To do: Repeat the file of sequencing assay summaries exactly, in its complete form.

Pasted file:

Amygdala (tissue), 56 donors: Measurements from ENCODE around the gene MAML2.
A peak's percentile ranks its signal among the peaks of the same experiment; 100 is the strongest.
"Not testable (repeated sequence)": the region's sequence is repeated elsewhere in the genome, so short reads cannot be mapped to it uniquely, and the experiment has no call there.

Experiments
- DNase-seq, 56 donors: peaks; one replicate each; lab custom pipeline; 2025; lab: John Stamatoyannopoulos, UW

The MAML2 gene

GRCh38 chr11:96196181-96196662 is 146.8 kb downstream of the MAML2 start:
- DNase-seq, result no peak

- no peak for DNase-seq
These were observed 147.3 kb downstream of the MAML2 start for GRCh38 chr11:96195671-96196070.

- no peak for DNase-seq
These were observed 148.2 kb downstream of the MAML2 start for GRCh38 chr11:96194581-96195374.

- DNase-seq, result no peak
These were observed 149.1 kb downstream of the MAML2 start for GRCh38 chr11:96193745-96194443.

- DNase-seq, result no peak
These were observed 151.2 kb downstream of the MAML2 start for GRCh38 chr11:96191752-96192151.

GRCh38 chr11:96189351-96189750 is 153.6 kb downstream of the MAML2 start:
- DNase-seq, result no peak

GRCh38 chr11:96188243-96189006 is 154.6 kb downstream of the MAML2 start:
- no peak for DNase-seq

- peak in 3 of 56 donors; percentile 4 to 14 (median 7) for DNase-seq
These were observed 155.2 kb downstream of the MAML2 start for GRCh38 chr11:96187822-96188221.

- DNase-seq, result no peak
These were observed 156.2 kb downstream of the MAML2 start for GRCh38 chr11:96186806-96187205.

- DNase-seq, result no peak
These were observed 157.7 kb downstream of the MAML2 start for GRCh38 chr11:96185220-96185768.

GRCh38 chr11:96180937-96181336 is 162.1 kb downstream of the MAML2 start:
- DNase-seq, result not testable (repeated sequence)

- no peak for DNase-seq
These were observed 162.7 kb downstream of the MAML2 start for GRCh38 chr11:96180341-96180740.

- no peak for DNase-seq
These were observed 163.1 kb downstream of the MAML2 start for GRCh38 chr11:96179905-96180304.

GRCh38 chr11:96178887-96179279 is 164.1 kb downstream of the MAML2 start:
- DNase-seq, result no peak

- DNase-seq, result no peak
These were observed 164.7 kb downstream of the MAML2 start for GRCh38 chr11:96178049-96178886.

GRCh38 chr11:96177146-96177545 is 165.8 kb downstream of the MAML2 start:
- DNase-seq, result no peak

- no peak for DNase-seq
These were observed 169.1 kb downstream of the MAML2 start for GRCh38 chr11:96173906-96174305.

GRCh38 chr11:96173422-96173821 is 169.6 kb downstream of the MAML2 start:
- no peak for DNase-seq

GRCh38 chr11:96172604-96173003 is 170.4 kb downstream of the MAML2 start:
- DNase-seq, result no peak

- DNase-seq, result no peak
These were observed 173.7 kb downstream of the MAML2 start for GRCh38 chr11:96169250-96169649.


Amygdala (tissue), 56 donors: Measurements from ENCODE around the gene MAML2.
A peak's percentile ranks its signal among the peaks of the same experiment; 100 is the strongest.
"Not testable (repeated sequence)": the region's sequence is repeated elsewhere in the genome, so short reads cannot be mapped to it uniquely, and the experiment has no call there.

Experiments
- DNase-seq, 56 donors: peaks; one replicate each; lab custom pipeline; 2025; lab: John Stamatoyannopoulos, UW

The MAML2 gene

GRCh38 chr11:96196181-96196662 is 146.8 kb downstream of the MAML2 start:
- DNase-seq, result no peak

- no peak for DNase-seq
These were observed 147.3 kb downstream of the MAML2 start for GRCh38 chr11:96195671-96196070.

- no peak for DNase-seq
These were observed 148.2 kb downstream of the MAML2 start for GRCh38 chr11:96194581-96195374.

- DNase-seq, result no peak
These were observed 149.1 kb downstream of the MAML2 start for GRCh38 chr11:96193745-96194443.

- DNase-seq, result no peak
These were observed 151.2 kb downstream of the MAML2 start for GRCh38 chr11:96191752-96192151.

GRCh38 chr11:96189351-96189750 is 153.6 kb downstream of the MAML2 start:
- DNase-seq, result no peak

GRCh38 chr11:96188243-96189006 is 154.6 kb downstream of the MAML2 start:
- no peak for DNase-seq

- peak in 3 of 56 donors; percentile 4 to 14 (median 7) for DNase-seq
These were observed 155.2 kb downstream of the MAML2 start for GRCh38 chr11:96187822-96188221.

- DNase-seq, result no peak
These were observed 156.2 kb downstream of the MAML2 start for GRCh38 chr11:96186806-96187205.

- DNase-seq, result no peak
These were observed 157.7 kb downstream of the MAML2 start for GRCh38 chr11:96185220-96185768.

GRCh38 chr11:96180937-96181336 is 162.1 kb downstream of the MAML2 start:
- DNase-seq, result not testable (repeated sequence)

- no peak for DNase-seq
These were observed 162.7 kb downstream of the MAML2 start for GRCh38 chr11:96180341-96180740.

- no peak for DNase-seq
These were observed 163.1 kb downstream of the MAML2 start for GRCh38 chr11:96179905-96180304.

GRCh38 chr11:96178887-96179279 is 164.1 kb downstream of the MAML2 start:
- DNase-seq, result no peak

- DNase-seq, result no peak
These were observed 164.7 kb downstream of the MAML2 start for GRCh38 chr11:96178049-96178886.

GRCh38 chr11:96177146-96177545 is 165.8 kb downstream of the MAML2 start:
- DNase-seq, result no peak

- no peak for DNase-seq
These were observed 169.1 kb downstream of the MAML2 start for GRCh38 chr11:96173906-96174305.

GRCh38 chr11:96173422-96173821 is 169.6 kb downstream of the MAML2 start:
- no peak for DNase-seq

GRCh38 chr11:96172604-96173003 is 170.4 kb downstream of the MAML2 start:
- DNase-seq, result no peak

- DNase-seq, result no peak
These were observed 173.7 kb downstream of the MAML2 start for GRCh38 chr11:96169250-96169649.